Date of Graduation

Spring 2008

Degree

Doctor of Audiology

Department

Communication Sciences and Disorders

Committee Chair

Thomas Franklin

Keywords

auditory event-related potential, auditory late response, sleep-deprivation, evoked potentials, duration contrast

Subject Categories

Communication Sciences and Disorders

Abstract

Auditory Evoked Potentials (AEPs) have been utilized as an objective measure to determine hearing sensitivity and integrity of the auditory neural pathways. The N1, P2, N2, and P3 are AEPs that require the subject to attend to the auditory stimulus, and can therefore deteriorate if attention and focus are compromised. Previous studies have suggested that the P3 amplitude and latency responses are negatively affected by sleep deprivation. There has been little research investigating whether a brief recovery period can restore amplitude and latency to baseline values. This study recorded the N1, P2, N2, and P3 responses from 28 healthy undergraduate students ranging in age from 20 to 25 years. The AEP responses were recorded for three conditions: baseline, after at least 24 hours of sleep deprivation, and following a 30- or 90- minute recovery period. The study utilized a stimulus set that is easy to discriminate, a standard tone of 75ms and a target tone of 25ms. Each response was replicated to ensure validity. Results reported amplitude and latency changes in the following AEPs: N1, P2, N2, and P3. Unlike previous research, T-Tests revealed a significant increase in N2 amplitude following sleep deprivation. As expected, latencies increased for N2 and P3 following at least 24 hours of sleep deprivation. A randomly assigned recovery period of 30- or 90- minutes was not sufficient to return the sleep-deprived amplitudes and latencies to baseline values.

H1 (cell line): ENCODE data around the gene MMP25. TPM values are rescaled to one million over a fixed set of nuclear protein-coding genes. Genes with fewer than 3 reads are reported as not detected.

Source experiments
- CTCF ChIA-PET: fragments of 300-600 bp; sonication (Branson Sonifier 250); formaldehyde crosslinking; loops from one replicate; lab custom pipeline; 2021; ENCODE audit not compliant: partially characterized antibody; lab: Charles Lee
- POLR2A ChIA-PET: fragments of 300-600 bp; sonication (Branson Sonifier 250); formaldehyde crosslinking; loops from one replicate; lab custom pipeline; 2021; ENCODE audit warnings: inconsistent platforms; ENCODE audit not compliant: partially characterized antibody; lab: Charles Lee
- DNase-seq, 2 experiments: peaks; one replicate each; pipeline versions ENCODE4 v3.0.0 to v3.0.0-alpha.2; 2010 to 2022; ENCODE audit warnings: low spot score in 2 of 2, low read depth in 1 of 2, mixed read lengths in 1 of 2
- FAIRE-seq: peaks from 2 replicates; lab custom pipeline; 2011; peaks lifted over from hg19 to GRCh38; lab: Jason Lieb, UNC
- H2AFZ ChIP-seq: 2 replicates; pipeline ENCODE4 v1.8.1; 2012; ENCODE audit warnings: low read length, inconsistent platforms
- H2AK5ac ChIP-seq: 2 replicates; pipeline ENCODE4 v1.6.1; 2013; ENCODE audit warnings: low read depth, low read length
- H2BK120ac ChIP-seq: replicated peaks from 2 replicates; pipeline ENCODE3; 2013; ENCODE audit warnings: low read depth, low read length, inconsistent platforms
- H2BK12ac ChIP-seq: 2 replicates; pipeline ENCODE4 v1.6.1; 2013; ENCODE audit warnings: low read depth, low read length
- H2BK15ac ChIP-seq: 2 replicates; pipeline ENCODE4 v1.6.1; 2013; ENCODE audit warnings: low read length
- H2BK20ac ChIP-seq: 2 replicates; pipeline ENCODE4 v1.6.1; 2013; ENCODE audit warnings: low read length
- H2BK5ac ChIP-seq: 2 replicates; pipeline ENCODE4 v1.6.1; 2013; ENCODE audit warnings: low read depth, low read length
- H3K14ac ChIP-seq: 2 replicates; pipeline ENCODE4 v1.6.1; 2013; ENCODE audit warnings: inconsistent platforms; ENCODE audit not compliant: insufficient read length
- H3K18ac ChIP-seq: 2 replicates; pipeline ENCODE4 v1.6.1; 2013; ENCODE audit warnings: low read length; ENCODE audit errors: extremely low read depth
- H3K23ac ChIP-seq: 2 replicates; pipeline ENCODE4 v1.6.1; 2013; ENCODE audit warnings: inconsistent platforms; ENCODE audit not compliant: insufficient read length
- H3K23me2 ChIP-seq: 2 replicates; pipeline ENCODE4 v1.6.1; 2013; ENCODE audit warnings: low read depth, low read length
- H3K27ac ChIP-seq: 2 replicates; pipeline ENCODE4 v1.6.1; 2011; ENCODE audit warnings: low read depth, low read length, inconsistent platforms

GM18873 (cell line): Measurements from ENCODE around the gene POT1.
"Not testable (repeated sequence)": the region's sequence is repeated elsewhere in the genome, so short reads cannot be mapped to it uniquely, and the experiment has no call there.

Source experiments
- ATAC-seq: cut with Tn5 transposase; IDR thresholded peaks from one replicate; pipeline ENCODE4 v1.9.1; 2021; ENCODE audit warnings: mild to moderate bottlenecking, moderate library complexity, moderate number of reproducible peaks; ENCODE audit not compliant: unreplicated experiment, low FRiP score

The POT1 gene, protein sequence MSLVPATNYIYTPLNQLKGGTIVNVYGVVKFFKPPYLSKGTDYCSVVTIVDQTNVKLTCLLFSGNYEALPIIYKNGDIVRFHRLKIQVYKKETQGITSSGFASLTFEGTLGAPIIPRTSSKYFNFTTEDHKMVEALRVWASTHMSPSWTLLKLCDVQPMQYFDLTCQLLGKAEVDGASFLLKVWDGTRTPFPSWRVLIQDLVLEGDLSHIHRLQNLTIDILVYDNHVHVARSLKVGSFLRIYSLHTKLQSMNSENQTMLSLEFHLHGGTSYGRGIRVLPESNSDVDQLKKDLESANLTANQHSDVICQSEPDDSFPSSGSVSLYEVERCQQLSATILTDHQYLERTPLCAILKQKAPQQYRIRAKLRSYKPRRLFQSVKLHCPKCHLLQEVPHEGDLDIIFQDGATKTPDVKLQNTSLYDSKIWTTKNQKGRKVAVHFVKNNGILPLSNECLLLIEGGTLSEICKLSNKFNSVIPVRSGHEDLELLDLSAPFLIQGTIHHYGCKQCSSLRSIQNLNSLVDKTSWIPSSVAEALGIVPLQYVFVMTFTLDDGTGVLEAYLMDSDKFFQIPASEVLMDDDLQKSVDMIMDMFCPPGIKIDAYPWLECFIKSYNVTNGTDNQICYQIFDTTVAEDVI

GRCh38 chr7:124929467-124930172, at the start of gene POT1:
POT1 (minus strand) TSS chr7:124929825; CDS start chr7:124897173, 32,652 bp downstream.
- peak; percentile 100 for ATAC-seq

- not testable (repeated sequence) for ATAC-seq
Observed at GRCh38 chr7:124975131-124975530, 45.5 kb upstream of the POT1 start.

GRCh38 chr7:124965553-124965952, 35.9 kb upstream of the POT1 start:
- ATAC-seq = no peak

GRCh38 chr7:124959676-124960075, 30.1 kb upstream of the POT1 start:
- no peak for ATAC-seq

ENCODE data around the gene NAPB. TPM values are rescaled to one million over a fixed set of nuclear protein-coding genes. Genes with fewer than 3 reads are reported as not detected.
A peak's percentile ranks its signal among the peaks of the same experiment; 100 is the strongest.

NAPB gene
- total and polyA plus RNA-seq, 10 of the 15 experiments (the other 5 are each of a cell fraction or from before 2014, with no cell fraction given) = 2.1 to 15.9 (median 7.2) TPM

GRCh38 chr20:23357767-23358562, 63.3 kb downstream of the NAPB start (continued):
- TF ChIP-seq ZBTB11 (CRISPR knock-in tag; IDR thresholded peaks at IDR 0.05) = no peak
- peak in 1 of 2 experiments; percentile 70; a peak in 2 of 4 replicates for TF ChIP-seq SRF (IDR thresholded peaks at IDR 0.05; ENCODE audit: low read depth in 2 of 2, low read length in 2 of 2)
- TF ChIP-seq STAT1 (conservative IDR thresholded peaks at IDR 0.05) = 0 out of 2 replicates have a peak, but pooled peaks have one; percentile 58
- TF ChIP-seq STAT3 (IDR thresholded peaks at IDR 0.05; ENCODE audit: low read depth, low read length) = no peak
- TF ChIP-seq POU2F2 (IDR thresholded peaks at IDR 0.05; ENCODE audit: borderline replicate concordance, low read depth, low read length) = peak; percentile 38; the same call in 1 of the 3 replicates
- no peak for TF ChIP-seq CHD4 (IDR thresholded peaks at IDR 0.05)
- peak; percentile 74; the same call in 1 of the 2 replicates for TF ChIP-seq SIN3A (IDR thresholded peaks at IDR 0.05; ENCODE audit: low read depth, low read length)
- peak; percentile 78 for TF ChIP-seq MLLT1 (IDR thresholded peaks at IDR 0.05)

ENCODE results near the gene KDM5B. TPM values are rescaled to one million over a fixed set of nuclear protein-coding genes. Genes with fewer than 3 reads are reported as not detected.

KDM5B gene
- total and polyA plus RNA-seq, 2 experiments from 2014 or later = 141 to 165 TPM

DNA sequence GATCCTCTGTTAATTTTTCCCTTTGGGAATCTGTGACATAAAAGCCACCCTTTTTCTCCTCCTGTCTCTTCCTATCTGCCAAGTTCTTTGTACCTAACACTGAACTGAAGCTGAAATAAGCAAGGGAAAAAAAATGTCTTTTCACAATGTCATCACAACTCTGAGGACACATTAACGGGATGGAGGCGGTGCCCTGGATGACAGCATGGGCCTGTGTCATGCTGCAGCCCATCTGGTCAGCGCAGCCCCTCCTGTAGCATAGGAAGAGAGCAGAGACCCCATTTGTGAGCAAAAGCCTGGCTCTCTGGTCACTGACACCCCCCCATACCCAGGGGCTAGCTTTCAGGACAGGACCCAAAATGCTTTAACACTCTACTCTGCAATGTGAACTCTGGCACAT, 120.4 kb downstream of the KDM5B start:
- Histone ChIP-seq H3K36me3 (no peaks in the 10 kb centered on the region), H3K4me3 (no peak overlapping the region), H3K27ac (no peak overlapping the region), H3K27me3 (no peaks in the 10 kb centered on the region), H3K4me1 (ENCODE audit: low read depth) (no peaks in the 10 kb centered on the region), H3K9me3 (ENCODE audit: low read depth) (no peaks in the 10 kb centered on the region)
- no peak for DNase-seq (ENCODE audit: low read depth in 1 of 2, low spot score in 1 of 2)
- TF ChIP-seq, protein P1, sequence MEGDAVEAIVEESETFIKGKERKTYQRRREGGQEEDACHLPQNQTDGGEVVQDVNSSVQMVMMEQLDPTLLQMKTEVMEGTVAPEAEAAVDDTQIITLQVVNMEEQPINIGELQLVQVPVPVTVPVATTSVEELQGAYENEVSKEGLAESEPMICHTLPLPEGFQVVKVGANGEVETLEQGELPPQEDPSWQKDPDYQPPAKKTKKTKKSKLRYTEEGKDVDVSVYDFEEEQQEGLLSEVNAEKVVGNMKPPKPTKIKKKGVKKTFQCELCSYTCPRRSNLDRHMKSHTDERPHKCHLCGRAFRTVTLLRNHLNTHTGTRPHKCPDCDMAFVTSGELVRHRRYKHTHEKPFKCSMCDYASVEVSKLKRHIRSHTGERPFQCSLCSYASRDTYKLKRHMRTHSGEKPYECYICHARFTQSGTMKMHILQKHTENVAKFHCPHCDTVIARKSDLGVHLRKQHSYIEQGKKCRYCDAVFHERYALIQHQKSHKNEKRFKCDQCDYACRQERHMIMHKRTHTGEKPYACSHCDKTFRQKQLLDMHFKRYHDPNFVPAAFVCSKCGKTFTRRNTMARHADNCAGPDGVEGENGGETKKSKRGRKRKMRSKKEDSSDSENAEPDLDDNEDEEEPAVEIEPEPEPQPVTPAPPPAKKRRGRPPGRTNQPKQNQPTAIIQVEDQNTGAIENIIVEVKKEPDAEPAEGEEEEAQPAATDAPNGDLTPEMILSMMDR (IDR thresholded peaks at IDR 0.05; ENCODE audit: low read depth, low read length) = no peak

Copyright

© Beth Ann Mayes

Campus Only

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